Regarding the way that this novel harkens back to Dickens’s earlier work, I’d also suggest that Jasper is a more thoroughly sinister version of the obsessive, repressed Bradley Headstone. The mask of respectability worn over a fiercely and dangerously passionate nature is something Dickens had recently explored, and to great effect. Robert Louis Stevenson and Algernon Swinburne, among others, wrote of Headstone as one of Dickens’s crowning achievements.

    • Pete Orford says:

      The use of Egypt is an interesting example of how one thing can be perceived as two opposites depending on the beholder. For Edwin, Egypt is adventure, the culmination of his studies and his crowning glory; for Rosa it means banishment from all she knows and the final nail in the coffin for her dreams: Egypt is simultaneously a symbol of escape and confinement. There is an irony that Rosa’s complaints of dusty old Egypt could equally apply to Cloisterham as well, so that she is envisioning more of the same at precisely the same time as Edwin is anticipating the new and exotic. At least one of them is going to be disappointed, presumably, once their expectations are confronted with the reality.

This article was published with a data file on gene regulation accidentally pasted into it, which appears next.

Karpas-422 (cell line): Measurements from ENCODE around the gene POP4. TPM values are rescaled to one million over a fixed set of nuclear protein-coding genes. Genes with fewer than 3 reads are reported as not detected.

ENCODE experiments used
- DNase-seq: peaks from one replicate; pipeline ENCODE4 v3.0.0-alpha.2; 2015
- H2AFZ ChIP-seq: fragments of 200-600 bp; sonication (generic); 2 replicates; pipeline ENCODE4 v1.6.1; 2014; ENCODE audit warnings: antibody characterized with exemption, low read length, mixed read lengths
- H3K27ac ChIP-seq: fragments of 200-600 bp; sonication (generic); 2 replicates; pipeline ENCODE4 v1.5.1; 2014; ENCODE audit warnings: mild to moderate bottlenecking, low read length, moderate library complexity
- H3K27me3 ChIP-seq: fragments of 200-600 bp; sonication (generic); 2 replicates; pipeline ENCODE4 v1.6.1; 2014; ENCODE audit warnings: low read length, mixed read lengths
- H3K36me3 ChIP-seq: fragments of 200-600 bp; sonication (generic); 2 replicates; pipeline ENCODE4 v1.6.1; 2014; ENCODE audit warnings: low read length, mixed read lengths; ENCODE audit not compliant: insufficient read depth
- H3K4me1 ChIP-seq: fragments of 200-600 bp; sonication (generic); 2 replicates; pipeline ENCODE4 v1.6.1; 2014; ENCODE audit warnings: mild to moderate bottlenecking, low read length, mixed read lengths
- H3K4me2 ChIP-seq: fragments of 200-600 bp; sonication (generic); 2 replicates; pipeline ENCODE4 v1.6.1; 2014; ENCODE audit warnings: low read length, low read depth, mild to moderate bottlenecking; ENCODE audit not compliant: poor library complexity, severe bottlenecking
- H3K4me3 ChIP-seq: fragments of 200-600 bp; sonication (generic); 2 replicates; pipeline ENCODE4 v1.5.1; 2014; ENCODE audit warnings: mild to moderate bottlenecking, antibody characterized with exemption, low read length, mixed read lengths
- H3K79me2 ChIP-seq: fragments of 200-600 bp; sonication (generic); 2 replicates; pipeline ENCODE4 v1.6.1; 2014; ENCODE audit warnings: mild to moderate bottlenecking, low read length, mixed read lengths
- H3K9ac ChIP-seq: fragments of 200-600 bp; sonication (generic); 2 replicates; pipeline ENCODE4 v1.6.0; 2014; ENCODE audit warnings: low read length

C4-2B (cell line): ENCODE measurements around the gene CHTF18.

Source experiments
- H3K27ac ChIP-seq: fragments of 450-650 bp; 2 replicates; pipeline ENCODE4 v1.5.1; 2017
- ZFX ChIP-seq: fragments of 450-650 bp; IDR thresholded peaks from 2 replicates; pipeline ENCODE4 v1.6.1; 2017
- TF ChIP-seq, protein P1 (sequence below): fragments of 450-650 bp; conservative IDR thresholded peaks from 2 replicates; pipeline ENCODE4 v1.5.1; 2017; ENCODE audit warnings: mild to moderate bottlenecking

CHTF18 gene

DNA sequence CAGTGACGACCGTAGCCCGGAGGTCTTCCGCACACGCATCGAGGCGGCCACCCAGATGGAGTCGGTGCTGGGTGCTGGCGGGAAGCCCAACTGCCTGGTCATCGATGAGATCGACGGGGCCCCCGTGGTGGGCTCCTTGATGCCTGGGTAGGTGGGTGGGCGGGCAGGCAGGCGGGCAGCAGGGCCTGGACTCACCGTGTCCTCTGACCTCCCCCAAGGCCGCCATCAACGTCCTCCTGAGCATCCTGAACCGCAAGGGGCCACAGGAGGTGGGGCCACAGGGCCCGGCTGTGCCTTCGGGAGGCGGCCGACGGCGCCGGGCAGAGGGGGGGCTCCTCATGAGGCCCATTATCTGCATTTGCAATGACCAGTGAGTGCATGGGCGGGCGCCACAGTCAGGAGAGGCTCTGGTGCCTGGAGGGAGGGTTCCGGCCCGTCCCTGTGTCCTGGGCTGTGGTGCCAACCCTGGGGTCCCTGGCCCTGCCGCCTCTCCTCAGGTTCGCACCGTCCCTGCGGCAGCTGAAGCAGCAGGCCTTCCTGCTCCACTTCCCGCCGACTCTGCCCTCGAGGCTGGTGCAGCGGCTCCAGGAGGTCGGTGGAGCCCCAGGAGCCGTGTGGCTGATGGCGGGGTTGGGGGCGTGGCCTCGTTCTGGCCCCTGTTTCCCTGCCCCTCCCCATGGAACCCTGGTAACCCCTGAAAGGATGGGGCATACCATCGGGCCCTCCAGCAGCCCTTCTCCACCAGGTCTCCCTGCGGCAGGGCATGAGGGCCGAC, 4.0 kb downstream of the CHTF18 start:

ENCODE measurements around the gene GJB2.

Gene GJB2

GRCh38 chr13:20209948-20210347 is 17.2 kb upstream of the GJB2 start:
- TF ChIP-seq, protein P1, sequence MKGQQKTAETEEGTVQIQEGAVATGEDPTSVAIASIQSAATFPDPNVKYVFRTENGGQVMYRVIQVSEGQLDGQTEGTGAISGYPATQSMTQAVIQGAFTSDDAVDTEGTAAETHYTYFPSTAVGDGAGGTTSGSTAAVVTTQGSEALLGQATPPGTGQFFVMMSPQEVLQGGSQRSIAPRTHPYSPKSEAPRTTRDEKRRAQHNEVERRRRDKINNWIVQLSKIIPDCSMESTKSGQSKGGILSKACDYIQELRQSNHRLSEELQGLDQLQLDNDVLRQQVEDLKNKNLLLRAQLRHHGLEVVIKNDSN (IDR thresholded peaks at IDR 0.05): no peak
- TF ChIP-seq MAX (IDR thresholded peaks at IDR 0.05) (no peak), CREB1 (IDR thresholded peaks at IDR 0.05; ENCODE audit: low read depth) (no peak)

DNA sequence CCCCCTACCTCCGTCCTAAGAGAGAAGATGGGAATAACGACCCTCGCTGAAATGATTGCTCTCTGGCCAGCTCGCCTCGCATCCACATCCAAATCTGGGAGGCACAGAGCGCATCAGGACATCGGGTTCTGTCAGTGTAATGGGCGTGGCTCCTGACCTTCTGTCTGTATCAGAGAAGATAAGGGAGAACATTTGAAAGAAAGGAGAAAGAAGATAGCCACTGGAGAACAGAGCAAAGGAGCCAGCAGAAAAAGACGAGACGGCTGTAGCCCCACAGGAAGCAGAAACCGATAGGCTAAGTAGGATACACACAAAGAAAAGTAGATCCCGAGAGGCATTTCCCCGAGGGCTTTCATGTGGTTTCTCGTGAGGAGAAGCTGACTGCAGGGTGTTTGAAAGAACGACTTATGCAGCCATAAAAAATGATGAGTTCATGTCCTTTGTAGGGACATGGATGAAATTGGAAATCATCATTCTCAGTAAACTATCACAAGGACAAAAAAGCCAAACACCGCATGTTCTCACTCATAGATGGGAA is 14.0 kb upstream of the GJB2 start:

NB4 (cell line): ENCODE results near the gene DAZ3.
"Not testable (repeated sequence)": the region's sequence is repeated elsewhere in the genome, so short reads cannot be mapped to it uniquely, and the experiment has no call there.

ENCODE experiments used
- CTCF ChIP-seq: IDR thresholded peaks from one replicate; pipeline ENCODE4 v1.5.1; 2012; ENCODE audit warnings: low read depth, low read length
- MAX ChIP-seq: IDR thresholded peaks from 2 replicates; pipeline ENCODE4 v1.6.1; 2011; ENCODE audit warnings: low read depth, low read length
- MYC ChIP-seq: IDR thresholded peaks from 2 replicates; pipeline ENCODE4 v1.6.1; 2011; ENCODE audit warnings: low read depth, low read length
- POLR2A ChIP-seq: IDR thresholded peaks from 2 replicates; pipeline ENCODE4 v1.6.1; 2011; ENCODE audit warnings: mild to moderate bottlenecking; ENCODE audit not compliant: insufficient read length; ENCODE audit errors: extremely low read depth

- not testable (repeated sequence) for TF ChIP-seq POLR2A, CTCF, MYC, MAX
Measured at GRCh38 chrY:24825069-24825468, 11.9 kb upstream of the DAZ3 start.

• Ben Winyard says:

        Perhaps this double vision also relates to Sean’s observations about the stereoscopic and the telescopic, modes of vision in which the far is pulled near and layers create an illusion of three-dimensionality. The dual, opposing visions of Egypt proffered by Rosa and Edwin don’t sound capable of synthesis into a compelling, unified vision, as with the stereoscopic. I really like your observation that Rosa views Egypt as potentially as restrictive and dusty as Cloisterham. I was also reminded of the doubling performed by Jasper as he exudes respectability while chaffing under its restrictions.

    • Ben Winyard says:

      Thank you, Sean, for this thoughtful and insightful reply. I think you’re absolutely right that Rosa’s pettish response to the prospect of relocating to Egypt reflects Dickens’s own, continuing frustrations with ‘telescopic philanthropy’. I haven’t come across the work on stereoscopic photography, which sounds absolutely fascinating. There seems something here, I think, about vision – telescopic and stereoscopic. The latter, in particular, perhaps suggests the accretion of detail (and of the past) which we’ve been discussing: the build-up that creates a sense of depth and solidity, like archaeological layers. I was also thinking about the imperialist history of Egypt; the Suez Canal was finished in the year before Drood began, and the acquisition of shares in the canal would soon allow Britain to assume ruling control over the country, so presumably Egypt was much in the popular mind in this period.

      Your wonderful description of John Jasper immediately made me think of Rosa Dartle in David Copperfield, which suggests the longevity of this ‘type’ in Dickens’s fiction and also that it wasn’t restricted to male characters.